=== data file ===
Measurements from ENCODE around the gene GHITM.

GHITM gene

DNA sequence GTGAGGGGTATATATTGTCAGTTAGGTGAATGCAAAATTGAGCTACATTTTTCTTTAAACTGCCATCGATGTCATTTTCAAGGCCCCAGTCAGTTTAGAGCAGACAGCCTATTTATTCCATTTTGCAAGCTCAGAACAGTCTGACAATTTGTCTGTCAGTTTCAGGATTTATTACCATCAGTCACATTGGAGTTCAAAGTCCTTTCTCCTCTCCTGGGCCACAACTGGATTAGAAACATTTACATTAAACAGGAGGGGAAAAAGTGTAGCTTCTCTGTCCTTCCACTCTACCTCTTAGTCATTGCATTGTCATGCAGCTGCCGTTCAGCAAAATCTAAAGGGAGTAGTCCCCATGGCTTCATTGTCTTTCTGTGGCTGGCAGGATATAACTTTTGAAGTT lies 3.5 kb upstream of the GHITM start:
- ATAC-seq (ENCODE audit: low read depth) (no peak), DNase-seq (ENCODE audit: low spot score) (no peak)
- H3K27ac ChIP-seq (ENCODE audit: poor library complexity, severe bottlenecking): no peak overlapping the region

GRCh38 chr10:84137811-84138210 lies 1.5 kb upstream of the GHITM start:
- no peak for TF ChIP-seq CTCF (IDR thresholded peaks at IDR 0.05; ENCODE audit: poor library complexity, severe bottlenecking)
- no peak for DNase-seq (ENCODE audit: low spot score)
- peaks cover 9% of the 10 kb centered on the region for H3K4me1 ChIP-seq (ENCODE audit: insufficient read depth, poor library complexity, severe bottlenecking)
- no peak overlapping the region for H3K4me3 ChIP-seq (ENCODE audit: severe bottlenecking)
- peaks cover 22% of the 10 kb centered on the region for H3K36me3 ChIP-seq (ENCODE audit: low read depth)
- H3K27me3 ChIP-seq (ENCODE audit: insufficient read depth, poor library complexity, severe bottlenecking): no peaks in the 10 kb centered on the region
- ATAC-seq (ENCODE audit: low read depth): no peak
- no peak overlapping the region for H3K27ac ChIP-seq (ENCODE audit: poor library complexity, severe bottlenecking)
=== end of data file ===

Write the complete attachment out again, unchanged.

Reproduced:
Measurements from ENCODE around the gene GHITM.

GHITM gene

DNA sequence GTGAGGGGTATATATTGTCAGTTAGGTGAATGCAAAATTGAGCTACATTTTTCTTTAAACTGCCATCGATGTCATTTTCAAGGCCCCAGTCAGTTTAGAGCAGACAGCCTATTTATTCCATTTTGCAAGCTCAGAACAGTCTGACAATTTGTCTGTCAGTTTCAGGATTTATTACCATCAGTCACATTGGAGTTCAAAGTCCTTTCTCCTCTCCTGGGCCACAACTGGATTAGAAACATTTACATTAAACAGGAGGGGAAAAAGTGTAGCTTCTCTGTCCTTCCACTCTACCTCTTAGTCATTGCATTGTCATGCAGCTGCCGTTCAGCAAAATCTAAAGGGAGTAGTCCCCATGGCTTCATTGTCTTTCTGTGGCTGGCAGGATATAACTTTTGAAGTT lies 3.5 kb upstream of the GHITM start:
- ATAC-seq (ENCODE audit: low read depth) (no peak), DNase-seq (ENCODE audit: low spot score) (no peak)
- H3K27ac ChIP-seq (ENCODE audit: poor library complexity, severe bottlenecking): no peak overlapping the region

GRCh38 chr10:84137811-84138210 lies 1.5 kb upstream of the GHITM start:
- no peak for TF ChIP-seq CTCF (IDR thresholded peaks at IDR 0.05; ENCODE audit: poor library complexity, severe bottlenecking)
- no peak for DNase-seq (ENCODE audit: low spot score)
- peaks cover 9% of the 10 kb centered on the region for H3K4me1 ChIP-seq (ENCODE audit: insufficient read depth, poor library complexity, severe bottlenecking)
- no peak overlapping the region for H3K4me3 ChIP-seq (ENCODE audit: severe bottlenecking)
- peaks cover 22% of the 10 kb centered on the region for H3K36me3 ChIP-seq (ENCODE audit: low read depth)
- H3K27me3 ChIP-seq (ENCODE audit: insufficient read depth, poor library complexity, severe bottlenecking): no peaks in the 10 kb centered on the region
- ATAC-seq (ENCODE audit: low read depth): no peak
- no peak overlapping the region for H3K27ac ChIP-seq (ENCODE audit: poor library complexity, severe bottlenecking)